When someone gets injured on the job and the injury leads to a situation where the person is no longer able to perform their job safely, they may file for workers' compensation to make up for the monetary loss. Filing for workers' compensation does not automatically mean you will be accepted to receive payments. Many people will be denied, requiring steps to be taken to convince the workers' compensation board that the claim is just. Here are a few tips you can use to help maximize the chance of acceptance if you are initially denied benefits after the first application is filed.
File An Appeal Promptly
You will receive word via mail letting you know if your workers' compensation claim was accepted or denied. If you receive a denial you will want to work fast at filing an appeal. There is usually a statute of limitations in place specifying how many days you have to file additional paperwork. Since the denial letter is mailed, you must take the days it had taken you to receive word of a denial into consideration. This makes it necessary to file immediately so you do not get shut out in having a chance of a turnaround. Check with your state workers' compensation board to find out how long you have to file.
After filing your appeal paperwork you will want to hire an attorney, like those at Gilbert, Blaszcyk & Milburn LLP, to represent you. An appeal process takes place in a courtroom setting with a judge and a workers' compensation board member. Having an attorney will give you the edge needed to prove to these people you deserve benefits. Going to an appeal hearing alone will be difficult if you do not understand the laws pertaining to your ruling. An attorney will be able to find a niche to expand upon at the hearing, showing why you should be receiving payments due to your injury. Without an attorney you will not have past case information at your disposal, which could help you prove your case.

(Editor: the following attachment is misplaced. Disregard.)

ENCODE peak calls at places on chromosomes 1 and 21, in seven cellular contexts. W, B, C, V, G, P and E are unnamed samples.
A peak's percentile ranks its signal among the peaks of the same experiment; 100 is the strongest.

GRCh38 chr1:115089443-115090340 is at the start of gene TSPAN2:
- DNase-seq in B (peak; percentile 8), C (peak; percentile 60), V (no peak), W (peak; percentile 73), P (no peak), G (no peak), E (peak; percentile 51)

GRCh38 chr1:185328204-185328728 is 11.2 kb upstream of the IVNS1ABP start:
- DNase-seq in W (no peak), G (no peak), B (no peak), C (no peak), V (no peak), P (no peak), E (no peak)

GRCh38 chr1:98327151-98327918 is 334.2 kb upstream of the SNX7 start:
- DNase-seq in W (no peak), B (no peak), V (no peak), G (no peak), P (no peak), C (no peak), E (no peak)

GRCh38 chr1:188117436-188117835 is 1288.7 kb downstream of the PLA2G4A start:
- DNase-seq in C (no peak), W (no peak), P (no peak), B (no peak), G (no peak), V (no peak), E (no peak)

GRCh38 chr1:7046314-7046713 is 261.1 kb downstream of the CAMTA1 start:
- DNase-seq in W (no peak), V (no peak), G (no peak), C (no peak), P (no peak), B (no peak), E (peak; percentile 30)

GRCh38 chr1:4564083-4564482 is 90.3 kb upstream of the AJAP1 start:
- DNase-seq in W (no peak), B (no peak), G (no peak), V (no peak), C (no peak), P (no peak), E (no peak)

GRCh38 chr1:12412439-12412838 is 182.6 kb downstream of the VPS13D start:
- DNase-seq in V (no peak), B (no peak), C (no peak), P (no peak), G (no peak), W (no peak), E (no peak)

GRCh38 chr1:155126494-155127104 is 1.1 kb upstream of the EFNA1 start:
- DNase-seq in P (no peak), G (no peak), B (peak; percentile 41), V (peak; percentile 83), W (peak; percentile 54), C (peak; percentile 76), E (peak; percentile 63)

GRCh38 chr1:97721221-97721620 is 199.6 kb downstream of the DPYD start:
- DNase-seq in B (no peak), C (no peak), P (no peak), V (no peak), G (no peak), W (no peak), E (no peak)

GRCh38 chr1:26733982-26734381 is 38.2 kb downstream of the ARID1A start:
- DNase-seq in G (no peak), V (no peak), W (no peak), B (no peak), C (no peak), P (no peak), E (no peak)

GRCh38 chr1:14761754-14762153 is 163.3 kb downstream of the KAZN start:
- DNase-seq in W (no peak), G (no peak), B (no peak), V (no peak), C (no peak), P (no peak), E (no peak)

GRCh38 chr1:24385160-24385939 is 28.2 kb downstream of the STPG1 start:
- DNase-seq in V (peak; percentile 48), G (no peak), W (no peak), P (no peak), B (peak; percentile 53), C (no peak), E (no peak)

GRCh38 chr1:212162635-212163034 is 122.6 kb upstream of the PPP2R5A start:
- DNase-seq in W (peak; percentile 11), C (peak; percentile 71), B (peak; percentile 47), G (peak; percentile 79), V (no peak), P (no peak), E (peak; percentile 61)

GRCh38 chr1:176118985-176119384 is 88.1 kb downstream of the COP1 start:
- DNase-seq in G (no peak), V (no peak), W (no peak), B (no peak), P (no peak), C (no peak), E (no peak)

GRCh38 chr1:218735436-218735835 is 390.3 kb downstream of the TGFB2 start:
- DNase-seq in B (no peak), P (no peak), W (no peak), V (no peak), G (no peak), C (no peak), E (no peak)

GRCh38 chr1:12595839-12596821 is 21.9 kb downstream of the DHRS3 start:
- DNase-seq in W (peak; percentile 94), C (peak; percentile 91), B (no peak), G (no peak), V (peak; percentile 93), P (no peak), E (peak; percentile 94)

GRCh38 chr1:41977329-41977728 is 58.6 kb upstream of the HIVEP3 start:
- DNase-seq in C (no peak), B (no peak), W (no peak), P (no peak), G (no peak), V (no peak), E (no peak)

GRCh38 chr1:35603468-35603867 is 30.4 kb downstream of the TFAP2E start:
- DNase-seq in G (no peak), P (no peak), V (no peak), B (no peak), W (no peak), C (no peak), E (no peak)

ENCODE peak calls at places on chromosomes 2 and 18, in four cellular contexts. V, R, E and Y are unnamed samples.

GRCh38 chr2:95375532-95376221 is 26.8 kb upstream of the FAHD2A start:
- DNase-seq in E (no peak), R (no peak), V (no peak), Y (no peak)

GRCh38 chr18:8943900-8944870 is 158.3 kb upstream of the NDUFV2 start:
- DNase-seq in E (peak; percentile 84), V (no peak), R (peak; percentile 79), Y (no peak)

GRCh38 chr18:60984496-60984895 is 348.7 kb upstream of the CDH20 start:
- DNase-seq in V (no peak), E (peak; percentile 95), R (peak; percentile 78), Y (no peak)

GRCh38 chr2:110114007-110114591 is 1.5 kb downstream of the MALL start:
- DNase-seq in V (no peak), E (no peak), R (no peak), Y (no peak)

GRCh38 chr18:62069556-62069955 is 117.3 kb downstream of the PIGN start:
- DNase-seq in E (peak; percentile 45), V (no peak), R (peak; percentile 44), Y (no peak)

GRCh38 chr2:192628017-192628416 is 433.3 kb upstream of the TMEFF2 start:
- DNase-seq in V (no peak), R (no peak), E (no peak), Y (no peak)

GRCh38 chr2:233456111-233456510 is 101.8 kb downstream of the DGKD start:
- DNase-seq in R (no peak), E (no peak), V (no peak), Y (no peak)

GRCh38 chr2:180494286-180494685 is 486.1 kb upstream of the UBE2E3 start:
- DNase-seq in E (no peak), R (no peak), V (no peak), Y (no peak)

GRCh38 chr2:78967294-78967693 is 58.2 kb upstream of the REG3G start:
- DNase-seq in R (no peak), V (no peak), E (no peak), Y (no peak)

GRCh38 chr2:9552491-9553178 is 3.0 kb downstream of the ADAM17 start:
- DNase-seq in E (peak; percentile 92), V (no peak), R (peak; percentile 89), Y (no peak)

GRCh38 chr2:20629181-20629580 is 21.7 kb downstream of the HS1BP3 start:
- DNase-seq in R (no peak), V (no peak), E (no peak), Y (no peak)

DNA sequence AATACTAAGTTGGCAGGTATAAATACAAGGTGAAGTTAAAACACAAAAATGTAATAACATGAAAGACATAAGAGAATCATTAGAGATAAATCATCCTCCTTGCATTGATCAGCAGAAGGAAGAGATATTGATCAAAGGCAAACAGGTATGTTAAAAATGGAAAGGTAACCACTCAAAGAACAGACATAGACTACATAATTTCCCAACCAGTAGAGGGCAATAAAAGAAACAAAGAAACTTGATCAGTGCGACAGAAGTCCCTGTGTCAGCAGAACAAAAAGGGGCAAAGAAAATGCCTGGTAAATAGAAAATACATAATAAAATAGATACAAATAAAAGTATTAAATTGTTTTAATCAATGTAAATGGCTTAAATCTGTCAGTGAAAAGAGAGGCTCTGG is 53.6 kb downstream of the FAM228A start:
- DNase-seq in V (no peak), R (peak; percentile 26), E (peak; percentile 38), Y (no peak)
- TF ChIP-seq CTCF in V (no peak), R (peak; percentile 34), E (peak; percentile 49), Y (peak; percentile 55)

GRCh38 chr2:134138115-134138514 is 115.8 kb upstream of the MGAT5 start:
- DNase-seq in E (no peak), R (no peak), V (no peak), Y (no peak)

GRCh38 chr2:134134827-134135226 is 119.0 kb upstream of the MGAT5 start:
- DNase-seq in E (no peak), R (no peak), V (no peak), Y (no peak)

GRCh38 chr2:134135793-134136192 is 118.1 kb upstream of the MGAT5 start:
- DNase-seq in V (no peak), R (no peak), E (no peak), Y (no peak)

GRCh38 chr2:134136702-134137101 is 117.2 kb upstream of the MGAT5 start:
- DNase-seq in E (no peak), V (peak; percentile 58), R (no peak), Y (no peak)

When you go to your appeal hearing, you will want to have plenty of evidence backing up your claim. Make sure you have all your medical documentation available for review. Follow your doctor's instructions closely as you may be investigated to see if you are indeed as injured as you say.
If you have witnesses from within your prior place of employment available to speak on your behalf, have them write reports about the incident they had seen and have each person available to come to the court to give a witness account, if possible. If you have someone on the inside is available to take photograph evidence of the area where the accident had occurred, this could be beneficial to your case as well.